With Mourning, Hardaway, Mashburn, and Riley, the Heat had a nucleus of two players who were among the best at their respective positions, a solid third scorer on the wing, and a championship-winning coach. They made the playoffs for six straight seasons but lost in the first round four times (including once to the 8th seeded Knicks) and the furthest they made it was the conference finals.

Miami’s good records year after year made their draft picks further down. Still, they could have done a better job finding complimentary pieces to their core. The only draft pick from 1997-2001 that would play over 250 NBA games was Eddie House, who only played three seasons with the Heat. He was drafted 37th overall. Miami had two first-round picks and five other second-round picks.

The Heat’s first impactful pick since Steve Smith came in 2002 when they drafted Connecticut wing Caron Butler 10th overall. Butler would be named to the All-Rookie First Team, but then struggled the next year. As per Miami Heat tradition, they traded their promising young scorer for an All-Star big man. This time, the return for Butler and other assets was Shaquille O’Neal, who would end up making some serious noise with Miami’s 2003 first round pick.

With the fifth overall pick that year, the Heat selected a shooting guard from Marquette by the name of Dwyane Wade. He would be named to the All-Rookie First team and lead the team in scoring in the playoffs. The next year he was named to the All-NBA second team and helped the team win 17 more games. The next year, he led the Heat to their first championship. Wade’s absurd averages of 34.7 points, 7.8 rebounds, and 3.8 rebounds made him the Finals MVP.

Miami wasn’t able to find anyone good in the draft in the three years after drafting Wade but found themselves in prime position to do so after a disastrous 2007-08 campaign. Wade played only 51 games and the team won just 15, affording them the best odds in the draft lottery. Unfortunately, the Heat ended up with the second overall pick.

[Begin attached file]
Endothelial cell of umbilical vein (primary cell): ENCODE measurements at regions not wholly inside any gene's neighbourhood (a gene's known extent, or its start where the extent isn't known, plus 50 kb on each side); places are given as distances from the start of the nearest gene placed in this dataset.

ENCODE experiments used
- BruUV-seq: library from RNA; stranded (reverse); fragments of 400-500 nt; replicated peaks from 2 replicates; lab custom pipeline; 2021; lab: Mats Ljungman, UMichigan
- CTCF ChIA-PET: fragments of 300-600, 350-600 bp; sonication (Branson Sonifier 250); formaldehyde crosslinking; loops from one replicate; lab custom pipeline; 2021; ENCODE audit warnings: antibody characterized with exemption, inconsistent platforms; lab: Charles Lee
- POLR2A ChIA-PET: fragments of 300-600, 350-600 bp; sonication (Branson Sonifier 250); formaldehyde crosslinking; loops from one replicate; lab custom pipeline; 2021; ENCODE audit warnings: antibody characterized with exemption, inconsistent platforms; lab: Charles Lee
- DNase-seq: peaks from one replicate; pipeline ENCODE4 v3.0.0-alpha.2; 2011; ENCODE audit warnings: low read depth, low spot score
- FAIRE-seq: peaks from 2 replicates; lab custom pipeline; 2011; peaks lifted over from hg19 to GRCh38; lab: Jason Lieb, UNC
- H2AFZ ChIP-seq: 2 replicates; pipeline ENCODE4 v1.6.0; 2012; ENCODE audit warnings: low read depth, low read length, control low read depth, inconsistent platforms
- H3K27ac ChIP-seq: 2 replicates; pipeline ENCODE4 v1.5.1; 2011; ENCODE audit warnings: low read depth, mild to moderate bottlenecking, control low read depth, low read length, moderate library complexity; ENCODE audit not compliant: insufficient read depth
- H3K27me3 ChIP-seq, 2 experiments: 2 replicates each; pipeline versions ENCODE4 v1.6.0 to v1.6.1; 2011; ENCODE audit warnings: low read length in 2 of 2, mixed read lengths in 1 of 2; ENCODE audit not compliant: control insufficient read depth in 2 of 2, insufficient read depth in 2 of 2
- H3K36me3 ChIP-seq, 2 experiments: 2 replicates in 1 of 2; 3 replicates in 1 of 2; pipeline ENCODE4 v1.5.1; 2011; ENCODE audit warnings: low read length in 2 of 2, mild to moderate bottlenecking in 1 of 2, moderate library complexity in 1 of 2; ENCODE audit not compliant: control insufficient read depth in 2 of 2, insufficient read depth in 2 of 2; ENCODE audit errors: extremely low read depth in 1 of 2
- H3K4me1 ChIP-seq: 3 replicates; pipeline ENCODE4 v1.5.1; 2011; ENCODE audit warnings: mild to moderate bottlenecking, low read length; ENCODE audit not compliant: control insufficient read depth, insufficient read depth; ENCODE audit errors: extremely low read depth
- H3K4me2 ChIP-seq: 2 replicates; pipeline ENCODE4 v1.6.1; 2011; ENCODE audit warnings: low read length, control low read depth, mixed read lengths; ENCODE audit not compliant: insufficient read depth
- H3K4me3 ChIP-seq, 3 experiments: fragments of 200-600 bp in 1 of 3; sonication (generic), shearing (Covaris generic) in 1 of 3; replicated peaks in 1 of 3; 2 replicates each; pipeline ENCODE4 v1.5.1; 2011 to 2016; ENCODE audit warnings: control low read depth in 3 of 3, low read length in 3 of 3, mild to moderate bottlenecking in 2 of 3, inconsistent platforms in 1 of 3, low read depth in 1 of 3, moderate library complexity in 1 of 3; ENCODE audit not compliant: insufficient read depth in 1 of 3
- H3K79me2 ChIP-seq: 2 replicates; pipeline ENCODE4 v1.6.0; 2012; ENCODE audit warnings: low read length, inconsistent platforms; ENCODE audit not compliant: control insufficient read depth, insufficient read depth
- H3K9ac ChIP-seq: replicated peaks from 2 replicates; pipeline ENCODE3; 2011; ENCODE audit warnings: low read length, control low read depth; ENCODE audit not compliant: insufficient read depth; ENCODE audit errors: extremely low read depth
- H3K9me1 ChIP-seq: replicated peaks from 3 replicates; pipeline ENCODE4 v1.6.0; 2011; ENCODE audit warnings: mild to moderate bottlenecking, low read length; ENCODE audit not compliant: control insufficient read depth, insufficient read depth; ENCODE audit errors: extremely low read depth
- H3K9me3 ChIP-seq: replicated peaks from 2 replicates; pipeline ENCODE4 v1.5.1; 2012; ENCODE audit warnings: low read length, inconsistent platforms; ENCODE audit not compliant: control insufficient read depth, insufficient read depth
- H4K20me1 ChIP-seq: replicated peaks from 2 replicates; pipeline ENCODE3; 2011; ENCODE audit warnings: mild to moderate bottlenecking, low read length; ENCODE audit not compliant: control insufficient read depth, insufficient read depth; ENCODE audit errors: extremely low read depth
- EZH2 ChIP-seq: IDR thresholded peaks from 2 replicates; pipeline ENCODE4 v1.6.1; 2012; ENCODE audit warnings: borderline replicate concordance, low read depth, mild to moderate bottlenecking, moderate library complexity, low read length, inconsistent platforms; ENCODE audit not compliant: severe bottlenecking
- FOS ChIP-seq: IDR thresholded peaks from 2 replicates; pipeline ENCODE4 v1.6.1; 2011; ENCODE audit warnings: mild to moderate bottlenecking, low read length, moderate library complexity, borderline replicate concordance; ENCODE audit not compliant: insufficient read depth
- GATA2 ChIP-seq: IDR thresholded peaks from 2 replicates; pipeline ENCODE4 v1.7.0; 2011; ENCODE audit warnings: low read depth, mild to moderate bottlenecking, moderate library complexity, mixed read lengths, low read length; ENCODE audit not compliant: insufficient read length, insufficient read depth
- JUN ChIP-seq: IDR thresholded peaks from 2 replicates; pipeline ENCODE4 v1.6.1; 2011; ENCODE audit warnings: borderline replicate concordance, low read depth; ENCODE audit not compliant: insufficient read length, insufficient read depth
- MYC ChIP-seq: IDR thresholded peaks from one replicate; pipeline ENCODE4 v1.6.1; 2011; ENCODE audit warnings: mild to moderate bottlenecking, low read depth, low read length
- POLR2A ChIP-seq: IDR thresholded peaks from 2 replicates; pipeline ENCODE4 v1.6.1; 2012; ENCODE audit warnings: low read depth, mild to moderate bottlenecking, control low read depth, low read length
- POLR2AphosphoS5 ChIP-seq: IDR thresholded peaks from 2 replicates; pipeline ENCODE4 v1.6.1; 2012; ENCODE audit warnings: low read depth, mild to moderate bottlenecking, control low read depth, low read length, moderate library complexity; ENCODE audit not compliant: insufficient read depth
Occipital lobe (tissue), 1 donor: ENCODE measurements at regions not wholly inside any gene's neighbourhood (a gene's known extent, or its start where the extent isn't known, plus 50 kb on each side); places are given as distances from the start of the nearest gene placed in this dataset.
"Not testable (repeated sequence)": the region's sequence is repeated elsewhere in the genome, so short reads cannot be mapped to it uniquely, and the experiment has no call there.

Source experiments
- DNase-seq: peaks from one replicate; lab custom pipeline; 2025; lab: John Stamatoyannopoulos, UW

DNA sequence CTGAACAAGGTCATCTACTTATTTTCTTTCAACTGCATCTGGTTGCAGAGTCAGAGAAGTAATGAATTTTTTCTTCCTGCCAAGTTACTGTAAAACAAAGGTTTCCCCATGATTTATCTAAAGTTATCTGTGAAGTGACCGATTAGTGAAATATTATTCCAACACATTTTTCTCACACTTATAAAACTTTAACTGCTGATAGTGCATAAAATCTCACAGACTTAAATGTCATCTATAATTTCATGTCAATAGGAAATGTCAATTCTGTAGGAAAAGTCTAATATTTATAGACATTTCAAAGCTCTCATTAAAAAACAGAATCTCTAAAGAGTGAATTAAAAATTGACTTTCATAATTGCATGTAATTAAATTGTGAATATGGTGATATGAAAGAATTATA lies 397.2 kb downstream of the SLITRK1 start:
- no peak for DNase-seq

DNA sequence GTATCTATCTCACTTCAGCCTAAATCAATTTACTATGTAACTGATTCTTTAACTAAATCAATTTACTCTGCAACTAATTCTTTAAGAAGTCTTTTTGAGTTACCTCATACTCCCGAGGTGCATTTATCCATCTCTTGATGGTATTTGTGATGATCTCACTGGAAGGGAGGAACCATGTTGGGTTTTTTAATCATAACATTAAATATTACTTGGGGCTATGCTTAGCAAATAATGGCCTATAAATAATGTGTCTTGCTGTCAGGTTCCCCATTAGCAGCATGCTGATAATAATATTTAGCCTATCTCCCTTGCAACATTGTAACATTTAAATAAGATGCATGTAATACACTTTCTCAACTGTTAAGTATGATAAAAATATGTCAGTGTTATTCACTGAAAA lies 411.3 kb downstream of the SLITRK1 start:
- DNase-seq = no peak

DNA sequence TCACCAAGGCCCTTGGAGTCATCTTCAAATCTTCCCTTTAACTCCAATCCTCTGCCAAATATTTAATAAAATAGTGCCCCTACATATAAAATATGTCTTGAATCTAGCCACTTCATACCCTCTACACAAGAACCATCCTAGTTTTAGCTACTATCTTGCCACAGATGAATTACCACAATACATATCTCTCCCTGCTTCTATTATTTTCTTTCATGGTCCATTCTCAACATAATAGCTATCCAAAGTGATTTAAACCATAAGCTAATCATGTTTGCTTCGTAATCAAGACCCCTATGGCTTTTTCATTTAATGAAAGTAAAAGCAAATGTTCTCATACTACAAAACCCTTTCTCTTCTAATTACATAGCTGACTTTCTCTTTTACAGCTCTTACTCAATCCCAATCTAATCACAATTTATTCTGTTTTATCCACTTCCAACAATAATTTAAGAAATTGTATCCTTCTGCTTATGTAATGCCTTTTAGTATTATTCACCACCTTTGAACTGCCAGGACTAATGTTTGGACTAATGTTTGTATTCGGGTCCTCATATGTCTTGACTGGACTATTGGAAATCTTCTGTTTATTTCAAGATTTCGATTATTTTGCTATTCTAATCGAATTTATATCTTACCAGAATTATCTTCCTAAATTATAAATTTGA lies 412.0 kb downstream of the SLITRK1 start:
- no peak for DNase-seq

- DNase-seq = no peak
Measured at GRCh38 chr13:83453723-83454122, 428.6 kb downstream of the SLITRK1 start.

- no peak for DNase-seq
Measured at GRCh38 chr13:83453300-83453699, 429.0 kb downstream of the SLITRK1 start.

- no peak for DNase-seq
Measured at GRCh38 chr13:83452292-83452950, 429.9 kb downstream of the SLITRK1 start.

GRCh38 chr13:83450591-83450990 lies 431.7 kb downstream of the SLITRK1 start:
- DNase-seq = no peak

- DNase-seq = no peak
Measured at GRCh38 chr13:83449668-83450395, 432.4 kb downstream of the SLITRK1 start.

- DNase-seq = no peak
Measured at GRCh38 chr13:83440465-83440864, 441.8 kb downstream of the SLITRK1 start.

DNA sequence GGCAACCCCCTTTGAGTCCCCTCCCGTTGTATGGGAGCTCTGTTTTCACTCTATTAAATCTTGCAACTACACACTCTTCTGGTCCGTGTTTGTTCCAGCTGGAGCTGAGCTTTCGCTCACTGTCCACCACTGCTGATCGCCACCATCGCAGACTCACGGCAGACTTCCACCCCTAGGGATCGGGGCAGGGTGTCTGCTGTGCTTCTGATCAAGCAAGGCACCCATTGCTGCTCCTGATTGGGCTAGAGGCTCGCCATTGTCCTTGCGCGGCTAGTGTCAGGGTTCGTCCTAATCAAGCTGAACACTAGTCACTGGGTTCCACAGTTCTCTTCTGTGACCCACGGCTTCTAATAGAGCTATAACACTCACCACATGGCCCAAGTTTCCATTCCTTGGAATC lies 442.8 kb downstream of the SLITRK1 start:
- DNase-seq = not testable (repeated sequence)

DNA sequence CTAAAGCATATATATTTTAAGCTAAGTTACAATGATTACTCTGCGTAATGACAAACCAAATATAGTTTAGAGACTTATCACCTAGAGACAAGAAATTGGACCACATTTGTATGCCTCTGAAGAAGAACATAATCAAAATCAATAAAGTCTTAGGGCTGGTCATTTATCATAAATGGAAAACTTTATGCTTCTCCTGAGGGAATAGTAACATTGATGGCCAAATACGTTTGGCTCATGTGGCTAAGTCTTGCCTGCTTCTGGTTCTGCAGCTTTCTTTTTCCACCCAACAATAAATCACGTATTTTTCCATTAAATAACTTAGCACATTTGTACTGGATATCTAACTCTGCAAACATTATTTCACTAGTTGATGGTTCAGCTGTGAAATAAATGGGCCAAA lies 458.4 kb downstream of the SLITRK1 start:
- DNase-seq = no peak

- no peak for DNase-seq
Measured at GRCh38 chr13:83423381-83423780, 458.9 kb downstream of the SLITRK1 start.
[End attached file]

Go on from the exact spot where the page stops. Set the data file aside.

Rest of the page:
In to save the day came Kansas State forward Michael Beasley, who would go on to play for seven teams in 11 seasons in the league. The Heat chose him ahead of Russell Westbrook and Kevin Love, both multiple time All-Stars. Beasley was traded to the Minnesota Timberwolves for cash and two-second rounders after his second year but found his way back to Miami four seasons later as a free agent.

A year later was the first draft for former Heat head coach and current Heat president Pat Riley. He selected sharpshooter Marcus Thornton 43rd overall but quickly traded him for two-second rounders. The next draft saw Miami hold no first rounders, but four second-rounders; picks 32, 41, 42, and 48. The players picked and their count of NBA games played is as follows: Dexter Pittman with 50, Jarvis Varnado with 37, Da’Sean Butler with 0, and Latavius Williams with 0.

Although the Heat struck out in the draft, they hit a grand slam in free agency when they acquired stars LeBron James and Chris Bosh. The Heat wouldn’t do anything significant in the next four drafts, as they used their picks to add support pieces around the Big 3. They traded picks as far into 2019.

They started drafting with the intention of keeping players again in 2015, using picks 10 and 40 on forwards Justise Winslow from Duke and Josh Richardson from Tennesee, respectively. Both have panned out rather well so far in their short careers and are signed through the next two years at least. Their next pick came in 2017 when they took Bam Adebayo, a center from Kentucky, 14th overall who has shown some promise in his first two years.

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The Heat have experienced both great success and laughable failure in the draft over the course of their history. The journey is not over; it merely takes us to the 2019 draft. With the 13th overall pick, Miami could add a talented prospect that could help the team for years to come. Hopefully, this journey includes a stop at a championship.